Sandalwood Death - By Mo Yan

Translator’s Note

The challenges for the translator of Mo Yan’s powerful historical novel begin with the title, Tanxiang xing, whose literal meaning is “sandalwood punishment” or, in an alternate reading, “sandalwood torture.” For a work so utterly reliant on sound, rhythm, and tone, I felt that neither of those served the novel’s purpose. At one point, the executioner draws out the name of the punishment he has devised (fictional, by the way) for ultimate effect: “Tan—xiang—xing!” Since the word “sandalwood” already used up the three original syllables, I needed to find a short word to replicate the Chinese as closely as possible. Thus: “Sandal—wood—death!”

Beyond that, as the novelist makes clear in his “Author’s Note,” language befitting the character and status of the narrators in Parts One and Three helps give the work its special quality of sound. Adjusting the register for the various characters, from an illiterate, vulgar butcher to a top graduate of the Qing Imperial Examination, without devolving to American street lingo or becoming overly Victorian, has been an added challenge. Finally, there are the rhymes. Chinese rhymes far more easily than English, and Chinese opera has always employed rhyme in nearly every line, whatever the length. I have exhausted my storehouse of rhyming words in translating the many arias, keeping as close to the meaning as possible or necessary.

As with all languages, some words, some terms, simply do not translate. They can be defined, described, and deconstructed, but they steadfastly resist translation. Many words and terms from a host of languages have found their way into English and settled in comfortably. Most of those from Chinese, it seems, date from foreign imperialists’ and missionaries’ unfortunately misread or misheard Chinese-isms: “coolie,” “gung ho,” “rickshaw” (actually, that comes via Japanese), “godown,” “kungfu,” and so on. I think it is time to update and increase the meager list, and to that end, I have left a handful of terms untranslated; a glossary appears at the end of the book. Only one is given in a form that differs slightly from standard Pinyin: that is “dieh,” commonly used for one’s father in northern China. The Pinyin would be “die”!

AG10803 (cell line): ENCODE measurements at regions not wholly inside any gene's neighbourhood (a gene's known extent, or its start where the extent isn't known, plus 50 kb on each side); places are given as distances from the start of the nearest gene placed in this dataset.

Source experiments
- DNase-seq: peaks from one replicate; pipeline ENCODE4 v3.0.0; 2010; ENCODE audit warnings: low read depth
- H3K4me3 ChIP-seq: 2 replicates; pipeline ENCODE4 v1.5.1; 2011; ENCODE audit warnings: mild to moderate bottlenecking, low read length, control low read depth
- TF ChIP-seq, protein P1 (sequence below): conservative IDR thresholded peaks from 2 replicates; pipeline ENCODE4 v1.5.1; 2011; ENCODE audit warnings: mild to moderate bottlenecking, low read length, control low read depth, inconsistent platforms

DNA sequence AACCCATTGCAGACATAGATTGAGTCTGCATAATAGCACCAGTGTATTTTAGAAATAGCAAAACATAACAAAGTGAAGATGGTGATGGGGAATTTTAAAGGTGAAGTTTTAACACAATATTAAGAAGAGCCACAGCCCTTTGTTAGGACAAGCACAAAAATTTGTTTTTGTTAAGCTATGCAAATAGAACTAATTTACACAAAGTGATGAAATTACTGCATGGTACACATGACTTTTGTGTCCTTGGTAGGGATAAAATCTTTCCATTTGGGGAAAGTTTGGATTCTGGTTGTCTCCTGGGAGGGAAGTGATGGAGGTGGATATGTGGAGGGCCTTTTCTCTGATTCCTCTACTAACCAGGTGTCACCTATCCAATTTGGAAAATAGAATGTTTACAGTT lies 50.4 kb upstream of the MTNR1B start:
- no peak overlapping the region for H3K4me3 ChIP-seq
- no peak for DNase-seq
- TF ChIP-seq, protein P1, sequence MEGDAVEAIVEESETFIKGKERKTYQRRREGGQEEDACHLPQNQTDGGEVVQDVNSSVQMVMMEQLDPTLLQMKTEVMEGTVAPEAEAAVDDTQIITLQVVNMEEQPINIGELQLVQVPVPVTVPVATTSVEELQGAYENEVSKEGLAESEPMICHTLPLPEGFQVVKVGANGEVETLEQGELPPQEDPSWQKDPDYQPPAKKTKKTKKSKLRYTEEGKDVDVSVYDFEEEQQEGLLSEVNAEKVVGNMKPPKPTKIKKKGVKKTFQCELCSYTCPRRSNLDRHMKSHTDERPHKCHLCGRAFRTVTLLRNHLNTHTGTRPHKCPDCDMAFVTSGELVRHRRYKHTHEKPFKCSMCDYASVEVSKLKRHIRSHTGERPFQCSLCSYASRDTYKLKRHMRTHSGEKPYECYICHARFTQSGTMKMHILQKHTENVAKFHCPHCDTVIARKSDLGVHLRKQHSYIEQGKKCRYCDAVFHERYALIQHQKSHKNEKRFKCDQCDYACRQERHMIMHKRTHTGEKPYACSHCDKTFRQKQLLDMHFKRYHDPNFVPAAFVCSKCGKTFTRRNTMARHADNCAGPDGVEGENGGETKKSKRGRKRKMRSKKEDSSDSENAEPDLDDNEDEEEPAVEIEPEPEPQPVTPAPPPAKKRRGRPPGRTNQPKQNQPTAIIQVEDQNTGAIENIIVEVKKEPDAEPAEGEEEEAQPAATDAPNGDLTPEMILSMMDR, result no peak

This is a long, very “Chinese” novel, both part of and unique to Mo Yan’s impressive fictional oeuvre. There are places that are difficult to read (imagine how difficult they were to translate), but their broader significance and their stark beauty are integral to the work.

I have been the beneficiary of much encouragement in this engrossing project. My gratitude to the John Simon Guggenheim Foundation for its generous support, and to Ed, Mike, Jonathan, and David for writing for me. Jonathan Stalling has been in my corner from the beginning, as have representatives of the University of Oklahoma Press, for whose new and important series this is the inaugural work of fiction. Thanks to Jane Lyle for her meticulous editing. Finally, my thanks to the author for making clear some of the more opaque passages and for leaving me on my own for others. And, of course, to Sylvia, my best reader, sharpest critic, and, from time to time, biggest fan.



Head of the Phoenix


Meiniang’s Lewd Talk

The sun rose, a bright red ball (the eastern sky a flaming pall), from Qingdao a German contingent looms. (Red hair, green eyes.) To build a rail line they defiled our ancestral tombs. (The people are up in arms!) My dieh led the resistance against the invaders, who responded with cannon booms. (A deafening noise.) Enemies met, anger boiled red in their eyes. Swords chopped, axes hewed, spears jabbed. The bloody battle lasted all day, leaving corpses and deathly fumes. (I was scared witless!) In the end, my dieh was taken to South Prison, where my gongdieh’s sandalwood death sealed his doom. (My dieh, who gave me life!)

—Maoqiang Sandalwood Death. A mournful aria




That morning, my gongdieh, Zhao Jia, could never, even in his wildest dreams, have imagined that in seven days he would die at my hands, his death more momentous than that of a loyal old dog. And never could I have imagined that I, a mere woman, would take knife in hand and with it kill my own husband’s father. Even harder to believe was that this old man, who had seemingly fallen from the sky half a year earlier, was an executioner, someone who could kill without blinking. In his red-tasseled skullcap and long robe, topped by a short jacket with buttons down the front, he paced the courtyard, counting the beads on his